But even with the border shut, there has been a recent increase in land border crossings the last few weeks, according to data from the Canada Border Services Agency (CBSA).
By the end of April, around 112,000 to 115,000 people crossed land borders into Canada, which was about a 90 per cent drop from the same period last year. But in the last few weeks, that number has swelled, reaching about 172,000 in the first week of July, according to public data from the CBSA.
The agency told Global News that this is due to crossings by U.S. citizens and foreign nationals who meet entry requirements, which include immediate family members of Canadians — a recent exception — returning citizens or permanent residents coming home after initial lockdown measures, those travelling for work and study, and essential workers.
The border will likely remain closed to non-essential travel until the end of August, government sources told the Canadian Press this week, as the closure has been extended consistently on a month-to-month basis since March.
The surge of coronavirus cases in the U.S. has understandably made Canadians nervous that more land border crossings will bring the virus — especially as Canada’s overall cases have been declining. To ensure safety, further policies and procedures should be implemented to help protect Canadians from outbreaks stemming from down south, experts told Global News.
Safety measures currently in place
Currently, at all land border crossings, the Public Health Agency of Canada (PHAC) advises border agents on how to implement enhanced screening measures, Judith Gadbois-St-Cyr, a spokesperson for the CBSA, said via email.
Following continued reports about record-setting daily reports of new coronavirus cases in the U.S., PHAC has added additional personnel at 36 high-volume points of entry across Canada this week. This was done in order to “minimize the risk of importation of COVID-19 cases,” the health agency told Global News.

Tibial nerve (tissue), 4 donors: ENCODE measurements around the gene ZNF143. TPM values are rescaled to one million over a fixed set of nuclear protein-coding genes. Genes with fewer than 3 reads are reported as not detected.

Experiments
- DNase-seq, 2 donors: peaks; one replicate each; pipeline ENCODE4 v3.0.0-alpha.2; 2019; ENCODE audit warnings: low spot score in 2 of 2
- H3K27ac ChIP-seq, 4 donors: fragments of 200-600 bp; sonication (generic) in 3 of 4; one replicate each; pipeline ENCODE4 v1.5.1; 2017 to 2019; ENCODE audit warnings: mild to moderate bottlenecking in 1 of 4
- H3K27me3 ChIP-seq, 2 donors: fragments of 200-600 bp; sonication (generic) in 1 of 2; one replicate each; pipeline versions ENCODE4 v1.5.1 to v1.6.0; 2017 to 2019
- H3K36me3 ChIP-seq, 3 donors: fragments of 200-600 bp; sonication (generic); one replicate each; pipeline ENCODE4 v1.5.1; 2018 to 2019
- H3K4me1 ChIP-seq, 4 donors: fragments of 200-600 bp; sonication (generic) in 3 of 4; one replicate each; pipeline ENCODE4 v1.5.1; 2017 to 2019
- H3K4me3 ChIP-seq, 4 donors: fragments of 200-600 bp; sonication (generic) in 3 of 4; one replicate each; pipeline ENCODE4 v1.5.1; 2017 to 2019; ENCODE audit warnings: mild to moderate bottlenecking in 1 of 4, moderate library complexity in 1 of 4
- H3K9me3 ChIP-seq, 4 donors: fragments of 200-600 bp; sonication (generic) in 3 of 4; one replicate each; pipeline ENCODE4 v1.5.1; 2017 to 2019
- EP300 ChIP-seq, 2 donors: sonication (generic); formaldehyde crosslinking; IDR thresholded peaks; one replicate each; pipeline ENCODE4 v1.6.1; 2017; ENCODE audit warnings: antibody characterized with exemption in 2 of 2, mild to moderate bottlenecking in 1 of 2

The points where new PHAC officials have been stationed receive 90 per cent of all inbound travellers, it said.
Anyone who arrives in Canada is asked about the purpose of their visit and if they are feeling unwell. They will also be asked about their quarantine plan and if they have a secure place to self-isolate for 14 days, per Canada’s entry policy. Border guards will determine if a plan is sufficient, Gadbois-St-Cyr said.
CBSA officers also observe whether there are visible signs of illness in any person who crosses the border and will refer travellers they suspect are ill to a PHAC staff member, Gadbois-St-Cyr said.
Along with the measures CBSA officers implement, PHAC representatives will take the temperature of an individual if referred to them by the CBSA for additional screening and will ask further questions about who they have come into contact with.
Travellers are informed about the Quarantine Act upon entry and the possibility of being fined or charged if it is violated, and contact tracing is being used.
Keeping the border closed
Keeping the border closed to non-essential travel until the U.S. quells its ballooning coronavirus caseload is ultimately the best policy option beyond individual checks or assessments at the border, said Dr. Sumontra Chakrabarti, an infectious disease specialist at Trillium Health Partners in the Greater Toronto Area.
“I’m talking about a clear trend towards decrease… and clearly, that is not the case right now,” he said.
Screening measures at the border, like a temperature check, can only be so effective, as some with COVID-19 are asymptomatic or could be at a point at which they are not showing symptoms yet, explained Chakrabarti.
“When you’re at the border, you’re only there for a very short period of time,” he said. “So a lot of these screening checks that feel like they’re good don’t really do much.”
Even with an increased number of travellers crossing the land border, there have been relatively few incidents so far of outbreaks based on those entries — which says more about the effectiveness of the border being shut than it does about screening measures, Chakrabarti said.